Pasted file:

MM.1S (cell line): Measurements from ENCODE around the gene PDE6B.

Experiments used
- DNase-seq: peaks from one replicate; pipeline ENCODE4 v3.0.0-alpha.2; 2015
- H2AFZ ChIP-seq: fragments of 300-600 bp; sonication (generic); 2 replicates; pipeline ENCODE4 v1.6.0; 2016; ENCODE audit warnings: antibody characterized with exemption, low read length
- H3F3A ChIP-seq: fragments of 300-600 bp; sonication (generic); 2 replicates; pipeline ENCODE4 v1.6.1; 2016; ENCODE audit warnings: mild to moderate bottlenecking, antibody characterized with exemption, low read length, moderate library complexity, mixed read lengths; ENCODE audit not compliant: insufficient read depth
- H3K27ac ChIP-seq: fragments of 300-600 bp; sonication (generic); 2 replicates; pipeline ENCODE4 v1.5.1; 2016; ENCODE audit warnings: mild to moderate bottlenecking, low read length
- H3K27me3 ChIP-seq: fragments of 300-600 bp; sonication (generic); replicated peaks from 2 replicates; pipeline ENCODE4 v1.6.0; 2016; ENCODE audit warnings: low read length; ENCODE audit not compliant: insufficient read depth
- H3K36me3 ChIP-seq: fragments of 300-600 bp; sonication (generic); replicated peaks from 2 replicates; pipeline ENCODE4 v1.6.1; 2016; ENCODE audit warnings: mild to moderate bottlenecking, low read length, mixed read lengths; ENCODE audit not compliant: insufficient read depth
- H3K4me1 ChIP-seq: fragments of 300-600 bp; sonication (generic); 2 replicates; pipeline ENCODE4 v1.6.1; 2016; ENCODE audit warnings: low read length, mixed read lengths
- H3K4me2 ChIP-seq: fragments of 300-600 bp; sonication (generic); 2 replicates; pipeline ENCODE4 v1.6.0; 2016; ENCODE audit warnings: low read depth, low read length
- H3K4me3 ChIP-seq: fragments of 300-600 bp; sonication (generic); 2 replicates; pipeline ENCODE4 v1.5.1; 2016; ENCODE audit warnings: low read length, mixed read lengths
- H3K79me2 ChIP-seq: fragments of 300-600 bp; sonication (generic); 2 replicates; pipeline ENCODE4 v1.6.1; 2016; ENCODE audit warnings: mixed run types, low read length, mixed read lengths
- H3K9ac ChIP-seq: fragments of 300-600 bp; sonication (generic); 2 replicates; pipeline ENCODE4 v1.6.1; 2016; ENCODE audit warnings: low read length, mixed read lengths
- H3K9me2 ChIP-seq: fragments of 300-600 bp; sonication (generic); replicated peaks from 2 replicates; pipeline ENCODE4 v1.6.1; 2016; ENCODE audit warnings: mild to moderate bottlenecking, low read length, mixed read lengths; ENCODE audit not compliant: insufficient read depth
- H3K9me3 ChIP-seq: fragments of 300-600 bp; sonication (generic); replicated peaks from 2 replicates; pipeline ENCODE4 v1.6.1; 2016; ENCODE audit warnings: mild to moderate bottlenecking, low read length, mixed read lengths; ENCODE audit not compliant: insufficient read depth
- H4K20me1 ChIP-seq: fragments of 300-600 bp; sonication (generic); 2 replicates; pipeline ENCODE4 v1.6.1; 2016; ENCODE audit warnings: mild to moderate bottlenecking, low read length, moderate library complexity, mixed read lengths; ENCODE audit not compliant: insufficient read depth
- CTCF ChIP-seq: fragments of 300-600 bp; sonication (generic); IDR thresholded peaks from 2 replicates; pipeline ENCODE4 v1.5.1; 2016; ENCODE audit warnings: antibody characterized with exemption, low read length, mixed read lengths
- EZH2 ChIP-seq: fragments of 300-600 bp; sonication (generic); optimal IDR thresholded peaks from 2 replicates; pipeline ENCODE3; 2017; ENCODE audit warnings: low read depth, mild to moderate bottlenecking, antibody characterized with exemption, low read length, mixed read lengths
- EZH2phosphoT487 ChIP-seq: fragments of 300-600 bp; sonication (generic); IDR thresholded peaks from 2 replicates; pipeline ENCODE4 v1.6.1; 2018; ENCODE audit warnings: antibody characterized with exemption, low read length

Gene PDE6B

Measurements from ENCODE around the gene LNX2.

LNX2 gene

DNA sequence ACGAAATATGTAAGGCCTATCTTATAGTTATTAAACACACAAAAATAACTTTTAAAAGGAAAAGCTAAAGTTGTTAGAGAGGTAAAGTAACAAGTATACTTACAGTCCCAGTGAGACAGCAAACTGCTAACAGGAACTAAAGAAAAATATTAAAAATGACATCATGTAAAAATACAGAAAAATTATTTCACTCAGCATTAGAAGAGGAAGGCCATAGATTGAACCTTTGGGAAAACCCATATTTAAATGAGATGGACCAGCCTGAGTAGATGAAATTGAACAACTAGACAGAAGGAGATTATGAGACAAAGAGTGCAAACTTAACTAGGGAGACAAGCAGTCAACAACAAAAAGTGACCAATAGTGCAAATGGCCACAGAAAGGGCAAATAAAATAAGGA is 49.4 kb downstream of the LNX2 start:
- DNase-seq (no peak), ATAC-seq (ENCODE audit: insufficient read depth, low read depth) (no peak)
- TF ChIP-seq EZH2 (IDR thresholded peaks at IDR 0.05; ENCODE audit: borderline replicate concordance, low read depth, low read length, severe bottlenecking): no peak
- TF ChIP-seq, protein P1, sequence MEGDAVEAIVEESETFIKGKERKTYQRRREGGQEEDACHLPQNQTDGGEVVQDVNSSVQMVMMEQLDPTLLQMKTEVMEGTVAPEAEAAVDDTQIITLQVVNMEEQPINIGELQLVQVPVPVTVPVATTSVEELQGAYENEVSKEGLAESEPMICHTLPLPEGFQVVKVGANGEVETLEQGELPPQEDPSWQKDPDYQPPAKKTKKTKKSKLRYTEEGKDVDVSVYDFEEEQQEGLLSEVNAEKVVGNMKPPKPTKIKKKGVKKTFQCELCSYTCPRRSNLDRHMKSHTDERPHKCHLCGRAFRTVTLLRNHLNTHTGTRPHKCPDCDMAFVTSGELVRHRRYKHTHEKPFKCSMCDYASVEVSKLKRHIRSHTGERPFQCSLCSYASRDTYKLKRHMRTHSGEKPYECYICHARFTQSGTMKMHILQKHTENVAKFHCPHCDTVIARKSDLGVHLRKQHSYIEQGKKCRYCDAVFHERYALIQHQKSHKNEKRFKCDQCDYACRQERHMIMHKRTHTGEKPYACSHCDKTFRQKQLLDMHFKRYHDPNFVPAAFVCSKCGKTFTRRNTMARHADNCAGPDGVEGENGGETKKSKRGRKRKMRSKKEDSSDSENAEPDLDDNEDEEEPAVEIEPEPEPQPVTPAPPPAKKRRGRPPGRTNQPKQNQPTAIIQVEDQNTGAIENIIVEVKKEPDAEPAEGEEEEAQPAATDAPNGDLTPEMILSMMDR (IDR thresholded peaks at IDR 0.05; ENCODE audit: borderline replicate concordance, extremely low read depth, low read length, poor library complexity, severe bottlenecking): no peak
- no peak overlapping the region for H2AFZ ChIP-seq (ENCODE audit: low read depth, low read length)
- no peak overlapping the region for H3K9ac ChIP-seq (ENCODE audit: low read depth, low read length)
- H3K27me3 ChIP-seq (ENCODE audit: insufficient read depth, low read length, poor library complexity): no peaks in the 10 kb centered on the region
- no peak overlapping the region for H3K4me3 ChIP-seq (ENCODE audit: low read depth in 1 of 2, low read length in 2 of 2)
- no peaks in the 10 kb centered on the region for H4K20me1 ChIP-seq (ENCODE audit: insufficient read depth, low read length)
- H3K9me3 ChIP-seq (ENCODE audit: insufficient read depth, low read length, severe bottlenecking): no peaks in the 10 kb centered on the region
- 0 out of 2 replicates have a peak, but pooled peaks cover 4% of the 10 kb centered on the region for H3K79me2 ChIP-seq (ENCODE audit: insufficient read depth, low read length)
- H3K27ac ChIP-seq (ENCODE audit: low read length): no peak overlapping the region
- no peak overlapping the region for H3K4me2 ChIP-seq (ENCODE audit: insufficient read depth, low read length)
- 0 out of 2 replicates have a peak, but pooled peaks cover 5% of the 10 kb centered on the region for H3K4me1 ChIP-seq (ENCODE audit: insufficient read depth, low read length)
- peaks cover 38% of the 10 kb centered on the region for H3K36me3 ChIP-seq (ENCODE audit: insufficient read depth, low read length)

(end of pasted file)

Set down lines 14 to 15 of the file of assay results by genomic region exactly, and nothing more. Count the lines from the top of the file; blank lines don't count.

- H3K9me2 ChIP-seq: fragments of 300-600 bp; sonication (generic); replicated peaks from 2 replicates; pipeline ENCODE4 v1.6.1; 2016; ENCODE audit warnings: mild to moderate bottlenecking, low read length, mixed read lengths; ENCODE audit not compliant: insufficient read depth
- H3K9me3 ChIP-seq: fragments of 300-600 bp; sonication (generic); replicated peaks from 2 replicates; pipeline ENCODE4 v1.6.1; 2016; ENCODE audit warnings: mild to moderate bottlenecking, low read length, mixed read lengths; ENCODE audit not compliant: insufficient read depth